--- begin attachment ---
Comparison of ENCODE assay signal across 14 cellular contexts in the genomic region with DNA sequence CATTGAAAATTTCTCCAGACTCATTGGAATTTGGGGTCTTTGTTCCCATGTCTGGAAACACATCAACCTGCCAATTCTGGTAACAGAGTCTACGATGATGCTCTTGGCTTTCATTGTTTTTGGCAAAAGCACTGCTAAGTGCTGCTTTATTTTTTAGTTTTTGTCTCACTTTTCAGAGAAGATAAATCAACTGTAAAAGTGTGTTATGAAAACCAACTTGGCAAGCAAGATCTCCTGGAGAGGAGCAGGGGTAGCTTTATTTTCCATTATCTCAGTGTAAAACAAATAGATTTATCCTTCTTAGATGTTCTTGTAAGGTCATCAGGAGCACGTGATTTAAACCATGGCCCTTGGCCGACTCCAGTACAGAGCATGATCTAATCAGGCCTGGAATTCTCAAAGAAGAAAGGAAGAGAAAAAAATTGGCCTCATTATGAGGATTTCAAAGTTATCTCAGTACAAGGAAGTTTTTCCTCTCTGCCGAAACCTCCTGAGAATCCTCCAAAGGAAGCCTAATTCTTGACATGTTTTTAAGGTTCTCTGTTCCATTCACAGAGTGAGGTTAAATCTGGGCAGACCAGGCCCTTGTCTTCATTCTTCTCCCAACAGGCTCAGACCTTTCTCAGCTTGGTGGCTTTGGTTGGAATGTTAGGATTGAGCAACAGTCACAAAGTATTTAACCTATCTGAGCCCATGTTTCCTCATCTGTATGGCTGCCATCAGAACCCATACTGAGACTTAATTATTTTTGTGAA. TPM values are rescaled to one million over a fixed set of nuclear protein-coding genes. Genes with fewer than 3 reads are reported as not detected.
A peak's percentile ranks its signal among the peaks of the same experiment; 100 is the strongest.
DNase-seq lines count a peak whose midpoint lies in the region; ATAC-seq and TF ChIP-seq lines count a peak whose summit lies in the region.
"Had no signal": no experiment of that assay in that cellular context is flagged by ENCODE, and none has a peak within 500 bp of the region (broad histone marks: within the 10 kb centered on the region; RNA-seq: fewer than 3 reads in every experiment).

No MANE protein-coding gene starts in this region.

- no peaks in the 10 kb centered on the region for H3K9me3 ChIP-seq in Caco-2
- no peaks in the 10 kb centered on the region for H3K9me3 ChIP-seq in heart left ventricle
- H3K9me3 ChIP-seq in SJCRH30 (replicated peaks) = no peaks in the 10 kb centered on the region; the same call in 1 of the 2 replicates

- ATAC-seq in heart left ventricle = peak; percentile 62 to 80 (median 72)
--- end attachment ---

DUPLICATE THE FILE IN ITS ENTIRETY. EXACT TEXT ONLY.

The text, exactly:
Comparison of ENCODE assay signal across 14 cellular contexts in the genomic region with DNA sequence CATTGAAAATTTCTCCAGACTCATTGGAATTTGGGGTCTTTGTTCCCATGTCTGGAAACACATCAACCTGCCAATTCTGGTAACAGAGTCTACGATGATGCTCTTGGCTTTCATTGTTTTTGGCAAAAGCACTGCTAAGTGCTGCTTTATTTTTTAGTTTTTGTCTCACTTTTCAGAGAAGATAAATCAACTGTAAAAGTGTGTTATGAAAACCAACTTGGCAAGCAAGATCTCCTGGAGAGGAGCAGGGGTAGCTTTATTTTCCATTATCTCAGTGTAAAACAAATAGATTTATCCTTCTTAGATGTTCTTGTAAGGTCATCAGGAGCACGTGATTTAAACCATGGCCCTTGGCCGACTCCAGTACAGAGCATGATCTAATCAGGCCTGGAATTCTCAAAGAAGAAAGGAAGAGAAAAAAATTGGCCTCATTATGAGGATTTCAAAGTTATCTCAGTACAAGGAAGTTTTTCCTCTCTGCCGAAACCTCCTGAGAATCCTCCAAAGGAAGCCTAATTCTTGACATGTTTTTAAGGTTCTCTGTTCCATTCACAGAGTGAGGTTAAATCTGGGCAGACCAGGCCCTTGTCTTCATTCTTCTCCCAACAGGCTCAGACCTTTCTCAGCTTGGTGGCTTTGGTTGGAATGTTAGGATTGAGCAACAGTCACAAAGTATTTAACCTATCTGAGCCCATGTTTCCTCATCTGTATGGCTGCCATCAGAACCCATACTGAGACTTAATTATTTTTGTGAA. TPM values are rescaled to one million over a fixed set of nuclear protein-coding genes. Genes with fewer than 3 reads are reported as not detected.
A peak's percentile ranks its signal among the peaks of the same experiment; 100 is the strongest.
DNase-seq lines count a peak whose midpoint lies in the region; ATAC-seq and TF ChIP-seq lines count a peak whose summit lies in the region.
"Had no signal": no experiment of that assay in that cellular context is flagged by ENCODE, and none has a peak within 500 bp of the region (broad histone marks: within the 10 kb centered on the region; RNA-seq: fewer than 3 reads in every experiment).

No MANE protein-coding gene starts in this region.

- no peaks in the 10 kb centered on the region for H3K9me3 ChIP-seq in Caco-2
- no peaks in the 10 kb centered on the region for H3K9me3 ChIP-seq in heart left ventricle
- H3K9me3 ChIP-seq in SJCRH30 (replicated peaks) = no peaks in the 10 kb centered on the region; the same call in 1 of the 2 replicates

- ATAC-seq in heart left ventricle = peak; percentile 62 to 80 (median 72)